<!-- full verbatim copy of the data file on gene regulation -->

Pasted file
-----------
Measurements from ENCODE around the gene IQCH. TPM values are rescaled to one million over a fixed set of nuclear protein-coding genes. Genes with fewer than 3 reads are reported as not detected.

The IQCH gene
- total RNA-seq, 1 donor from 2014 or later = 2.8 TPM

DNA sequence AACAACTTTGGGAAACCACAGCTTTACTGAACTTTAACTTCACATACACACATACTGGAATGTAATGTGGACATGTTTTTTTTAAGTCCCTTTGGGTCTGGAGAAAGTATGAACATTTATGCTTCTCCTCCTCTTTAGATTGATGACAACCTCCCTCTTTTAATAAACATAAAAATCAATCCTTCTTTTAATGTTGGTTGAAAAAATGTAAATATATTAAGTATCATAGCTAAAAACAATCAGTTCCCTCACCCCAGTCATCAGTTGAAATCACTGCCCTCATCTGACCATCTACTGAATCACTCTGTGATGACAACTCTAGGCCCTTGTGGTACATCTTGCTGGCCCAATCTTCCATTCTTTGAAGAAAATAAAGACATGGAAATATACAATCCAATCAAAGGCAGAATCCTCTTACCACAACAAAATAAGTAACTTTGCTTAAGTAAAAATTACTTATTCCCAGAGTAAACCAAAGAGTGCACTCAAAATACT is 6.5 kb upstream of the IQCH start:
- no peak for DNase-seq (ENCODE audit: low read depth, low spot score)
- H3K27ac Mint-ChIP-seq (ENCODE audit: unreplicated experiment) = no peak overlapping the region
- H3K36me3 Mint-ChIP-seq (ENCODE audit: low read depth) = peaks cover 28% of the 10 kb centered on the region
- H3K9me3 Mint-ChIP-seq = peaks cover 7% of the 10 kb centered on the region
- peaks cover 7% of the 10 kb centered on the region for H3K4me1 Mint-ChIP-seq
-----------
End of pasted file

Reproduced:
Measurements from ENCODE around the gene IQCH. TPM values are rescaled to one million over a fixed set of nuclear protein-coding genes. Genes with fewer than 3 reads are reported as not detected.

The IQCH gene
- total RNA-seq, 1 donor from 2014 or later = 2.8 TPM

DNA sequence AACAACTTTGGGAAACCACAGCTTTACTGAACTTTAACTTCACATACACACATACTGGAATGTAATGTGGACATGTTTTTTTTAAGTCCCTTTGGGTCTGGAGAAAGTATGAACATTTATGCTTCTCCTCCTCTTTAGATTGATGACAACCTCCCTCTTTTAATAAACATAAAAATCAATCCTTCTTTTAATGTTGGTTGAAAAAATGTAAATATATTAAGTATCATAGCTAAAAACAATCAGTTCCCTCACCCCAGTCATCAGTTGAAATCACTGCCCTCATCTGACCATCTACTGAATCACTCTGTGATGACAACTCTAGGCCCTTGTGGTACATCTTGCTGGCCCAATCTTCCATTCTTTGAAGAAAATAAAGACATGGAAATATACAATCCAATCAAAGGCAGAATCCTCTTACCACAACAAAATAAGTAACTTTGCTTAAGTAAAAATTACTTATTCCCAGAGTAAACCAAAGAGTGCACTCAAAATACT is 6.5 kb upstream of the IQCH start:
- no peak for DNase-seq (ENCODE audit: low read depth, low spot score)
- H3K27ac Mint-ChIP-seq (ENCODE audit: unreplicated experiment) = no peak overlapping the region
- H3K36me3 Mint-ChIP-seq (ENCODE audit: low read depth) = peaks cover 28% of the 10 kb centered on the region
- H3K9me3 Mint-ChIP-seq = peaks cover 7% of the 10 kb centered on the region
- peaks cover 7% of the 10 kb centered on the region for H3K4me1 Mint-ChIP-seq